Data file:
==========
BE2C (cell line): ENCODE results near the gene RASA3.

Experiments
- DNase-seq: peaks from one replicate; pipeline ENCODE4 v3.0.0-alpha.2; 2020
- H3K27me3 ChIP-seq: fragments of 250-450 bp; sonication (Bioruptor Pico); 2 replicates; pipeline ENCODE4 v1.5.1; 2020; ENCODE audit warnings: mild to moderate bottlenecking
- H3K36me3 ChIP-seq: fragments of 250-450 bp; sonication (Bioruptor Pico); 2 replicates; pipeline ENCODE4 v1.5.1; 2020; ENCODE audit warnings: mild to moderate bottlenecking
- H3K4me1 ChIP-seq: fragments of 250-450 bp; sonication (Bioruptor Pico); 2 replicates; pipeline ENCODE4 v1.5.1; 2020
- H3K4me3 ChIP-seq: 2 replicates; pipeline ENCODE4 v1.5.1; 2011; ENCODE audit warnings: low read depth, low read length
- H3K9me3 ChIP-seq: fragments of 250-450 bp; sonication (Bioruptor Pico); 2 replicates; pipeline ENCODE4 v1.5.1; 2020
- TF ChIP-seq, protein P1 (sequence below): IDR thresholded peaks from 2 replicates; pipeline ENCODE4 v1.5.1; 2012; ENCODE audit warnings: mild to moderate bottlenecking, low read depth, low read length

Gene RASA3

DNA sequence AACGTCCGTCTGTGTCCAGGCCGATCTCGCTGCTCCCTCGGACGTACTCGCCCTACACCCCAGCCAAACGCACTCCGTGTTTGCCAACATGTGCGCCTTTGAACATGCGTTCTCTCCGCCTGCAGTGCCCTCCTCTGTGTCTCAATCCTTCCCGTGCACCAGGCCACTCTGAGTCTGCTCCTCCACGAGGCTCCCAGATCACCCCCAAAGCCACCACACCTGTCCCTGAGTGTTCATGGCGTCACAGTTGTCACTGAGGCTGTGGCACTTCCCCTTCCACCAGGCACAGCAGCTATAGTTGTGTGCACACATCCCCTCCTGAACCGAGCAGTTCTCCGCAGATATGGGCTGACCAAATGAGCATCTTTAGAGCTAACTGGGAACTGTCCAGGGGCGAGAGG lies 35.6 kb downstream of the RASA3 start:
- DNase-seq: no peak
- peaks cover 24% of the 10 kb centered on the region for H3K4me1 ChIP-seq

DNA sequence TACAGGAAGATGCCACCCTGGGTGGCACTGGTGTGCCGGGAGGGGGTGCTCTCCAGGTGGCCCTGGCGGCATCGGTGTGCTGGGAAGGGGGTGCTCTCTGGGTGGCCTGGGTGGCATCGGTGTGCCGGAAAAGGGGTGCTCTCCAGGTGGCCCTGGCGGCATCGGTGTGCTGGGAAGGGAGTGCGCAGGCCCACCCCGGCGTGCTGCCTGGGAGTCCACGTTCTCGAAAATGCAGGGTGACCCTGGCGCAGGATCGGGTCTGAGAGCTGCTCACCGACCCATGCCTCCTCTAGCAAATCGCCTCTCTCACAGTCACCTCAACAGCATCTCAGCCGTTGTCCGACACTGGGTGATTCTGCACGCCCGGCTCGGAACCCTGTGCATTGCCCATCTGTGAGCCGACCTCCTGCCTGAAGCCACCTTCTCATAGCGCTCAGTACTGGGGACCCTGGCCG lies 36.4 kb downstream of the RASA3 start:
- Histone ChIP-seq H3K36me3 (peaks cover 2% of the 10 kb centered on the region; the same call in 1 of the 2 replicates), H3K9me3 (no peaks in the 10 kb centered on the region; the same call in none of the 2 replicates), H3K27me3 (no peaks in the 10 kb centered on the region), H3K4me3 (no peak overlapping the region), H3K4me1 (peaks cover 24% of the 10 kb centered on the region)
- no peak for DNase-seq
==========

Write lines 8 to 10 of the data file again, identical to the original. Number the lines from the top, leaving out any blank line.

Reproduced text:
- H3K9me3 ChIP-seq: fragments of 250-450 bp; sonication (Bioruptor Pico); 2 replicates; pipeline ENCODE4 v1.5.1; 2020
- TF ChIP-seq, protein P1 (sequence below): IDR thresholded peaks from 2 replicates; pipeline ENCODE4 v1.5.1; 2012; ENCODE audit warnings: mild to moderate bottlenecking, low read depth, low read length

Gene RASA3